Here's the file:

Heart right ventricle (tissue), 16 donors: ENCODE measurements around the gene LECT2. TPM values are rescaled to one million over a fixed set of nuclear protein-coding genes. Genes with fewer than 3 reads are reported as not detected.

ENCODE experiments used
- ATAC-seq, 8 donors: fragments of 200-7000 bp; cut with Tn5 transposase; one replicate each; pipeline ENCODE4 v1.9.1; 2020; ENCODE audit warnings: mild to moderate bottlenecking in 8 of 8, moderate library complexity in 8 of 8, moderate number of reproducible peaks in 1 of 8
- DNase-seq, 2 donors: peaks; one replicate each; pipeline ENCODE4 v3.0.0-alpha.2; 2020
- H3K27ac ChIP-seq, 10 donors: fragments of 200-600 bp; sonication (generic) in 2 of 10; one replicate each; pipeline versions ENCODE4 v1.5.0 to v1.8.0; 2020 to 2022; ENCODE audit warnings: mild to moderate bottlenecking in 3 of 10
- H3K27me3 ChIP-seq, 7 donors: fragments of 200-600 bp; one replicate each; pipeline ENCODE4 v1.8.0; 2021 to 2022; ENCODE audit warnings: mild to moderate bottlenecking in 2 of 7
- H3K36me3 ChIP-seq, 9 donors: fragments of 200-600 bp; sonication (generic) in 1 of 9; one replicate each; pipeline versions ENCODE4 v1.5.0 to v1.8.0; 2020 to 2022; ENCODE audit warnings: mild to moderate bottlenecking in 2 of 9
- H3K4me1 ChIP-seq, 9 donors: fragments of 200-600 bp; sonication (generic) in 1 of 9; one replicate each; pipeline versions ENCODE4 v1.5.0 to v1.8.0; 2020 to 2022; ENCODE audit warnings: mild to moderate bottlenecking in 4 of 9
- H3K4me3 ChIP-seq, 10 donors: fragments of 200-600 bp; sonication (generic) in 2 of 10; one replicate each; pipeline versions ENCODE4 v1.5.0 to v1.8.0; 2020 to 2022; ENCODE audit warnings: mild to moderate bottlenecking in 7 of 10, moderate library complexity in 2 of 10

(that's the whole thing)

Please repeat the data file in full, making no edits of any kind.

Heart right ventricle (tissue), 16 donors: ENCODE measurements around the gene LECT2. TPM values are rescaled to one million over a fixed set of nuclear protein-coding genes. Genes with fewer than 3 reads are reported as not detected.

ENCODE experiments used
- ATAC-seq, 8 donors: fragments of 200-7000 bp; cut with Tn5 transposase; one replicate each; pipeline ENCODE4 v1.9.1; 2020; ENCODE audit warnings: mild to moderate bottlenecking in 8 of 8, moderate library complexity in 8 of 8, moderate number of reproducible peaks in 1 of 8
- DNase-seq, 2 donors: peaks; one replicate each; pipeline ENCODE4 v3.0.0-alpha.2; 2020
- H3K27ac ChIP-seq, 10 donors: fragments of 200-600 bp; sonication (generic) in 2 of 10; one replicate each; pipeline versions ENCODE4 v1.5.0 to v1.8.0; 2020 to 2022; ENCODE audit warnings: mild to moderate bottlenecking in 3 of 10
- H3K27me3 ChIP-seq, 7 donors: fragments of 200-600 bp; one replicate each; pipeline ENCODE4 v1.8.0; 2021 to 2022; ENCODE audit warnings: mild to moderate bottlenecking in 2 of 7
- H3K36me3 ChIP-seq, 9 donors: fragments of 200-600 bp; sonication (generic) in 1 of 9; one replicate each; pipeline versions ENCODE4 v1.5.0 to v1.8.0; 2020 to 2022; ENCODE audit warnings: mild to moderate bottlenecking in 2 of 9
- H3K4me1 ChIP-seq, 9 donors: fragments of 200-600 bp; sonication (generic) in 1 of 9; one replicate each; pipeline versions ENCODE4 v1.5.0 to v1.8.0; 2020 to 2022; ENCODE audit warnings: mild to moderate bottlenecking in 4 of 9
- H3K4me3 ChIP-seq, 10 donors: fragments of 200-600 bp; sonication (generic) in 2 of 10; one replicate each; pipeline versions ENCODE4 v1.5.0 to v1.8.0; 2020 to 2022; ENCODE audit warnings: mild to moderate bottlenecking in 7 of 10, moderate library complexity in 2 of 10